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Analysis Methods

After discussing your specific research needs, Harman Atchison will recommend a methodology and analysis approach. We pride ourselves on being responsive, flexible problem-solvers. The following are a few analytical approaches to challenges our clients regularly encounter:

  • Conjoint Analysis – For many concept or service designs, bundling and optimization assignments, this is the study method of choice. It is an exciting and continually developing area of marketing research.
  • Statistical Analysis – Every study begins with a basic review of the results. Some studies may lend themselves to specific types of statistical analysis including Regression, Discriminant, ANOVA Factor or Cluster Analysis.
  • Pricing Studies to provide guidance in product pricing at various stages of development
  • Lapsed / Lost Customer Analysis to provide specific direction for winning back customers
  • Penalty Analysis to provide R&D clear optimization direction from sensory studies
  • TURF Analysis for optimizing flavor combinations, product claims, positioning elements
  • Market Segmentation using a variety of techniques based on behavioral (usage), demographic, benefits sought and / or psychographic information; statistical techniques include Cluster Analysis, MaxDiff and Latent Class

Conjoint Analysis

Conjoint analysis, a widely used marketing research technique, measures the perceived value or utility people assign to different product attributes or features. Some elements of a product are more important than others; this is reflected in the choices respondents make throughout these studies.

Conjoint has evolved considerably during the past forty years, and it continues to develop. It’s an extremely versatile technique with many applications:

  • New Product/Service Development
  • Product/Service Optimization
  • Pricing
  • Trial Rates

Our experience and resources make us your go-to partner for conjoint-related work. We don’t just execute conjoint studies. We immerse ourselves in your industry and specific subject area. We learn about your product, the market and your competitors. Then we develop a customized approach tailored to your specific objectives.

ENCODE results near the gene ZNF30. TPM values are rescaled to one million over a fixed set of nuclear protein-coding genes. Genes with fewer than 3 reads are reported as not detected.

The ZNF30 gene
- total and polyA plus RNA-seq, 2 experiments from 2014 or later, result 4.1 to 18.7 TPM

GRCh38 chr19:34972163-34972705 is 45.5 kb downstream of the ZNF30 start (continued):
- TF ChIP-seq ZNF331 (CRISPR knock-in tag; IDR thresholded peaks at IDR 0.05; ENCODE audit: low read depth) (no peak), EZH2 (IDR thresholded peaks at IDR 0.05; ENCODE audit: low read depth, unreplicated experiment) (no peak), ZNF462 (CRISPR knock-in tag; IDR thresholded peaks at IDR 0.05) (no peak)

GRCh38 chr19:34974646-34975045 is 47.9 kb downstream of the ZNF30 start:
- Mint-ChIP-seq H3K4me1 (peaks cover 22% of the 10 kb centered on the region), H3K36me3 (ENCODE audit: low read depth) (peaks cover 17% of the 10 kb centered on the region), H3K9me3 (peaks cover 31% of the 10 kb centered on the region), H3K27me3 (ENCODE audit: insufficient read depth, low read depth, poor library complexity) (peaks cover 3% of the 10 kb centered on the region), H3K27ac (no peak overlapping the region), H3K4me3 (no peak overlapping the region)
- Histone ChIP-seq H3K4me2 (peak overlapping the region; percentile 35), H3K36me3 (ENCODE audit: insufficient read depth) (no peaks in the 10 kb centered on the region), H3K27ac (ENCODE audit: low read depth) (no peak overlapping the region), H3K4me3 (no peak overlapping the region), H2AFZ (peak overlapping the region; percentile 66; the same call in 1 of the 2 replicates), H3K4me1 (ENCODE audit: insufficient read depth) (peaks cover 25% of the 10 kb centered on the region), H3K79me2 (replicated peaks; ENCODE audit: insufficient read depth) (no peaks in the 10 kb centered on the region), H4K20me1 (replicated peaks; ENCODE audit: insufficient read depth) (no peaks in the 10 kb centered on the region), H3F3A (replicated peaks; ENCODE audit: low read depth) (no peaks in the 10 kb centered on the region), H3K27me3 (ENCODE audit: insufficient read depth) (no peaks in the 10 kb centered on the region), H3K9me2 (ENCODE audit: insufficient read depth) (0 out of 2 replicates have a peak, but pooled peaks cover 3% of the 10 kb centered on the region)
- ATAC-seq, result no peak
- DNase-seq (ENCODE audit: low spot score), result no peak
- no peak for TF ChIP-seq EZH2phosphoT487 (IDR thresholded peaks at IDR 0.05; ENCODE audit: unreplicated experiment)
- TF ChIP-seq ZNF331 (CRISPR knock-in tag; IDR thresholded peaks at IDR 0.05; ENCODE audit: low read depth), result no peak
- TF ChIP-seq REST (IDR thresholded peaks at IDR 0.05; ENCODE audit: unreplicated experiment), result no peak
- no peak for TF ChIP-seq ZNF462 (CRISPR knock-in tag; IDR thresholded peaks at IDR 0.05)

We can help you determine the best method for your particular research application. Our conjoint capabilities include:

  • Conjoint Value Analysis (CVA)
  • Adaptive Conjoint Analysis (ACA)
  • Choice Based Conjoint (CBC)
  • Adaptive Choice Based Conjoint (ACBC)
  • Menu Based Conjoint (MBC)
  • Volumetric Based Conjoint (VBC)
  • MaxDiff
  • MaxDiff TURF
  • MaxDiff Tournament

We partner with industry conjoint leaders, and we utilize cutting-edge conjoint tools. Our relationship with Sawtooth Technologies allows us to keep up with the latest developments and employ the newest techniques that have been vetted, but are not yet deployed for widespread use.

We develop custom, user-friendly simulators that put the power of conjoint analysis in your hands to run “what if” scenarios as well as providing simulator training. We support you at all levels of your conjoint project. Output typically includes measures such as:

  • Importance Indexing
  • Sensitivity Analysis
  • Unit Revenue Curves
  • Competitive Pricing Curves
  • Product and Market Simulation
  • Conjoint Analysis Segmentation: Latent Class Analysis/Clustering
  • MaxDiff Tournament Mapping

MaxDiff Scaling

Maximum Difference Scaling (MaxDiff) is a conjoint-based technique used to evaluate a relatively large number of items or other variables. Since the technique uses tradeoff exercises to force choices, it avoids having tie scores as are sometimes seen with traditional rating scales.

This flexible technique can handle a large number of items; it’s ideal for situations in which items do not group into the distinct product attributes and levels needed for other conjoint techniques.

Examples of items we frequently evaluate include: features, benefits, services options, attitudes (shopping styles, category perceptions, etc.), logos, taglines and many other attributes. The items can be represented with words or images. Typically, we evaluate lists of ten to twenty-five items; slightly more complex designs can handle forty or more.

Respondents see several iterations of four to five items at a time and identify the one item they like or agree with most and the one they like or agree with least. Results are indexed to a total score of 100, with the higher scores being more important. Scores are relative in that an item scoring 10% is twice as important as one scoring 5%.

While MaxDiff is powerful in its basic form, we often use the basic scores as the starting point – rather than the end result. From these basic scores we develop much more illuminating results; examples include:

  • Segmenting the snack market on underlying attitudes, benefits sought and behavior drivers (in conjunction with Latent Class Analysis)
  • Driving TURF analysis to identify the highest potential flavor combinations to offer for new product introductions and for line rejuvenation / expansion
  • Identifying the strongest claims / benefits to feature on packaging and in advertising